February 26, 2008
Archived. This is an older press release from 2008 and may not contain the latest information. Please view our current press releases for 2018 items.
Health officials in Contra Costa County say they are pleased with the progress being made by a South County food market to protect the public's health and safety.
Contra Costa Health Services Environmental Health Division said that Windmill Farms in San Ramon has taken a number of steps to change their food preparation, storage and other areas to meet health requirements.
"We had a meeting last week to go over their plans for enclosing the food storage and display areas and we are impressed by their efforts to move ahead with all of the work we requested," said Sherman Quinlan, Director of the County's Environmental Health Services.
The Environmental Health Division ordered Windmill Farms to make improvements last year after repeated inspections showed several code violations, including food preparation and display. A main issue was that Windmill Farms had to improve food protection by providing a fully enclosed, approved structure in order to be able to sell anything other than whole, uncut produce and packaged, non-potentially hazardous foods.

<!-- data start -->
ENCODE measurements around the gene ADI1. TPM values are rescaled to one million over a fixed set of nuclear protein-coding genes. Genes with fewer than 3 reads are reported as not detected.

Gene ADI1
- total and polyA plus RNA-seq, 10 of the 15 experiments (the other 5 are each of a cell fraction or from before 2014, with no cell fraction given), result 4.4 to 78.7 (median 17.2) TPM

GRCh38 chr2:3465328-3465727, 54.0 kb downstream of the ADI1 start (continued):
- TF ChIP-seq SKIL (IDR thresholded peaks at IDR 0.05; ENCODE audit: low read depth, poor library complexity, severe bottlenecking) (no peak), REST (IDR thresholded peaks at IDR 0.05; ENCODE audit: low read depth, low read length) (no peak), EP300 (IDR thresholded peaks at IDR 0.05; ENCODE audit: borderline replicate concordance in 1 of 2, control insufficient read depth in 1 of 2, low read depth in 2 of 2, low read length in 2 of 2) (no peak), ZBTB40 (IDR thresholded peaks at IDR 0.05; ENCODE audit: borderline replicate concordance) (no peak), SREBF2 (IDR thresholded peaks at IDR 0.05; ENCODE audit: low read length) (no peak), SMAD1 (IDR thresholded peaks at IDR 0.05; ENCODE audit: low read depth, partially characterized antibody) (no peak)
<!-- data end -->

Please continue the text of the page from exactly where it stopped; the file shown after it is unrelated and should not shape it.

Windmill Farms has been working with Environmental Health to meet code requirements and meets most Retail Food Code requirements now that temporary front doors have been installed. Later, those doors are to be replaced with permanent ones, which should happen over the next several months. When drawings showing the required work that has been done are submitted, Environmental Health will issue a permit to operate for the new permit year, March 1, 2008 through February 28, 2009.
In the meanwhile, because the facility now includes a fully enclosed area, the market can safely sell what is categorized as "potentially hazardous foods," foods that can cause illness when eaten, such as cut melon, Quinlan said.
"We are pleased that Windmill Farms has taken steps to better protect their customers from food borne illnesses by complying with State standards for food safety," Quinlan said.
For more information about the Environmental Health Division and regulations, visit www.cchealth.org/groups/eh
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